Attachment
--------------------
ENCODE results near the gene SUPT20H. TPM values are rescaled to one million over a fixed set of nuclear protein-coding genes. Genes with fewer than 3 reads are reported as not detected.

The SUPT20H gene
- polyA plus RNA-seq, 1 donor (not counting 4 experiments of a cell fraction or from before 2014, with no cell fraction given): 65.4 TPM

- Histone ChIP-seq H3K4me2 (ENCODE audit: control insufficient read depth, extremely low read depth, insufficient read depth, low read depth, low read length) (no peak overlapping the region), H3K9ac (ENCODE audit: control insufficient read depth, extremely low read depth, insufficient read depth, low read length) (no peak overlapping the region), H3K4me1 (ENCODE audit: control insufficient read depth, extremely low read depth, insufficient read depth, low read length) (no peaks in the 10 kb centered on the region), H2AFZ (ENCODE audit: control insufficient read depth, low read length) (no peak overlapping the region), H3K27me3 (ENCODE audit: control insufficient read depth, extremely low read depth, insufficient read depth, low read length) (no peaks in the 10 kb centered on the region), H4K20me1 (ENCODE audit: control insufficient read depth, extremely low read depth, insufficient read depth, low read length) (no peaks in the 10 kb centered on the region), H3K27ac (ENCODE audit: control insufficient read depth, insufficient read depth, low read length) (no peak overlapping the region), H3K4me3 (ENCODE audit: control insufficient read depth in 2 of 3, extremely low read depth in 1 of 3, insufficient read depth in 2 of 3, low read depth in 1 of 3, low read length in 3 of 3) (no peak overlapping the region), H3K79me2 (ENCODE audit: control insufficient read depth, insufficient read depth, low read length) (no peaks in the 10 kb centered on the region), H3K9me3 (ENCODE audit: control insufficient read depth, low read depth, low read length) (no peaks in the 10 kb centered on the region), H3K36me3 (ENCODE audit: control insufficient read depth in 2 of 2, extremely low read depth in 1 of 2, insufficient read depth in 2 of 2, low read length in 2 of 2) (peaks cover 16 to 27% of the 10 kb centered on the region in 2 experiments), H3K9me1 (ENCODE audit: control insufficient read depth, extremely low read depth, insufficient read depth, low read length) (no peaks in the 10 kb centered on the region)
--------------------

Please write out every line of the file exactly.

ENCODE results near the gene SUPT20H. TPM values are rescaled to one million over a fixed set of nuclear protein-coding genes. Genes with fewer than 3 reads are reported as not detected.

The SUPT20H gene
- polyA plus RNA-seq, 1 donor (not counting 4 experiments of a cell fraction or from before 2014, with no cell fraction given): 65.4 TPM

- Histone ChIP-seq H3K4me2 (ENCODE audit: control insufficient read depth, extremely low read depth, insufficient read depth, low read depth, low read length) (no peak overlapping the region), H3K9ac (ENCODE audit: control insufficient read depth, extremely low read depth, insufficient read depth, low read length) (no peak overlapping the region), H3K4me1 (ENCODE audit: control insufficient read depth, extremely low read depth, insufficient read depth, low read length) (no peaks in the 10 kb centered on the region), H2AFZ (ENCODE audit: control insufficient read depth, low read length) (no peak overlapping the region), H3K27me3 (ENCODE audit: control insufficient read depth, extremely low read depth, insufficient read depth, low read length) (no peaks in the 10 kb centered on the region), H4K20me1 (ENCODE audit: control insufficient read depth, extremely low read depth, insufficient read depth, low read length) (no peaks in the 10 kb centered on the region), H3K27ac (ENCODE audit: control insufficient read depth, insufficient read depth, low read length) (no peak overlapping the region), H3K4me3 (ENCODE audit: control insufficient read depth in 2 of 3, extremely low read depth in 1 of 3, insufficient read depth in 2 of 3, low read depth in 1 of 3, low read length in 3 of 3) (no peak overlapping the region), H3K79me2 (ENCODE audit: control insufficient read depth, insufficient read depth, low read length) (no peaks in the 10 kb centered on the region), H3K9me3 (ENCODE audit: control insufficient read depth, low read depth, low read length) (no peaks in the 10 kb centered on the region), H3K36me3 (ENCODE audit: control insufficient read depth in 2 of 2, extremely low read depth in 1 of 2, insufficient read depth in 2 of 2, low read length in 2 of 2) (peaks cover 16 to 27% of the 10 kb centered on the region in 2 experiments), H3K9me1 (ENCODE audit: control insufficient read depth, extremely low read depth, insufficient read depth, low read length) (no peaks in the 10 kb centered on the region)